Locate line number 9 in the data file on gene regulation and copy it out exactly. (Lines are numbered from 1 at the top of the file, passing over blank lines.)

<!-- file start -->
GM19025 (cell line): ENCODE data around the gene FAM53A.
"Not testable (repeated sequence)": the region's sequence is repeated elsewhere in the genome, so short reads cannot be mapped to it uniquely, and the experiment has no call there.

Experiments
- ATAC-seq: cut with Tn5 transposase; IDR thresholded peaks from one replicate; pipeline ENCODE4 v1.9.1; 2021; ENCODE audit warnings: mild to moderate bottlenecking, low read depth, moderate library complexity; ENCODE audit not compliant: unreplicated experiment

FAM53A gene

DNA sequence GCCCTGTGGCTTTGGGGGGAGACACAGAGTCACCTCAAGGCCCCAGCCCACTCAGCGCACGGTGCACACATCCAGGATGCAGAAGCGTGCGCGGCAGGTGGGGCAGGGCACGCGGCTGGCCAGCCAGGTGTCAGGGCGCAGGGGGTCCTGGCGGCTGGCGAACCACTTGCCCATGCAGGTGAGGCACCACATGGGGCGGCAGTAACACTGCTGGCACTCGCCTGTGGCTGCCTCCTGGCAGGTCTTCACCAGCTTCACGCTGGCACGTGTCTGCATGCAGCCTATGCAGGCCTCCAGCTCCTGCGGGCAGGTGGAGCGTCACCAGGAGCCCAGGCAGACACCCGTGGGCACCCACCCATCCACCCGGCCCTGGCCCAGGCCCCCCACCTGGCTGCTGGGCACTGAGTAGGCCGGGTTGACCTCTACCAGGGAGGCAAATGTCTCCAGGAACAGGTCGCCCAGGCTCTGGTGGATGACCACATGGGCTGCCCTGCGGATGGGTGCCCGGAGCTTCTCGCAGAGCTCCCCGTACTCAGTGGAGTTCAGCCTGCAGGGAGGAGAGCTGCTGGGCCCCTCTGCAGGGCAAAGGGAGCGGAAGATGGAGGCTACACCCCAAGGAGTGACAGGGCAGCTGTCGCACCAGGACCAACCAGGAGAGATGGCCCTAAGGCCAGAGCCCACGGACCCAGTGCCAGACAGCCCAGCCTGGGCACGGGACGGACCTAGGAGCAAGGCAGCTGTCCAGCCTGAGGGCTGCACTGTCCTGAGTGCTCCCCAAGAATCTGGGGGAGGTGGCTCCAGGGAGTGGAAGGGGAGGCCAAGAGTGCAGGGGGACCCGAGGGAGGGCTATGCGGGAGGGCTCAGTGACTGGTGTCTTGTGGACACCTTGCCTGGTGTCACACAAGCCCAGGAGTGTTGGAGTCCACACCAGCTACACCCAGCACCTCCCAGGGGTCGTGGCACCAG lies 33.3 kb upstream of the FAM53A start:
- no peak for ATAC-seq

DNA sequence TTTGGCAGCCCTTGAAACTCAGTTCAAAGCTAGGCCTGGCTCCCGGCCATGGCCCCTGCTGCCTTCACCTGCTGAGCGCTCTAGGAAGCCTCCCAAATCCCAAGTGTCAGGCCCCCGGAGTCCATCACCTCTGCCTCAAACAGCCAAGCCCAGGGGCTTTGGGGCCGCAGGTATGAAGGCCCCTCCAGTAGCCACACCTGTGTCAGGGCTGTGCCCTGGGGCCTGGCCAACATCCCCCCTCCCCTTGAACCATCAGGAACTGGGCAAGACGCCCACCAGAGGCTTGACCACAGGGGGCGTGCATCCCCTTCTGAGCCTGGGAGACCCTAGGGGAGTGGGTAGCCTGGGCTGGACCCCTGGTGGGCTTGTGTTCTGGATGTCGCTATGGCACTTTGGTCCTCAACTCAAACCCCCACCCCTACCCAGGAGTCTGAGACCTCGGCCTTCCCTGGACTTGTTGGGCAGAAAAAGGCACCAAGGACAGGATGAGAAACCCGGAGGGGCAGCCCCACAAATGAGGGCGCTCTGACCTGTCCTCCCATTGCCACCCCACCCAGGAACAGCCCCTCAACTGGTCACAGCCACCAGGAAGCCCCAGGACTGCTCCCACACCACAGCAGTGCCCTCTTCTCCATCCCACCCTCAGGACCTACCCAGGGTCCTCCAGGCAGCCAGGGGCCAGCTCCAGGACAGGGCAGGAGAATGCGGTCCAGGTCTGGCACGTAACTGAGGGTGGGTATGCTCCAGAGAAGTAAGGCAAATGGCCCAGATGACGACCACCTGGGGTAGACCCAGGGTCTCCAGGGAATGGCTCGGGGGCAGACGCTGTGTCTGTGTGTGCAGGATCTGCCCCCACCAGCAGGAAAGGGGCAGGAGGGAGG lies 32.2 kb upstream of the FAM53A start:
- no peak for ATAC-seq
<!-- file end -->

- no peak for ATAC-seq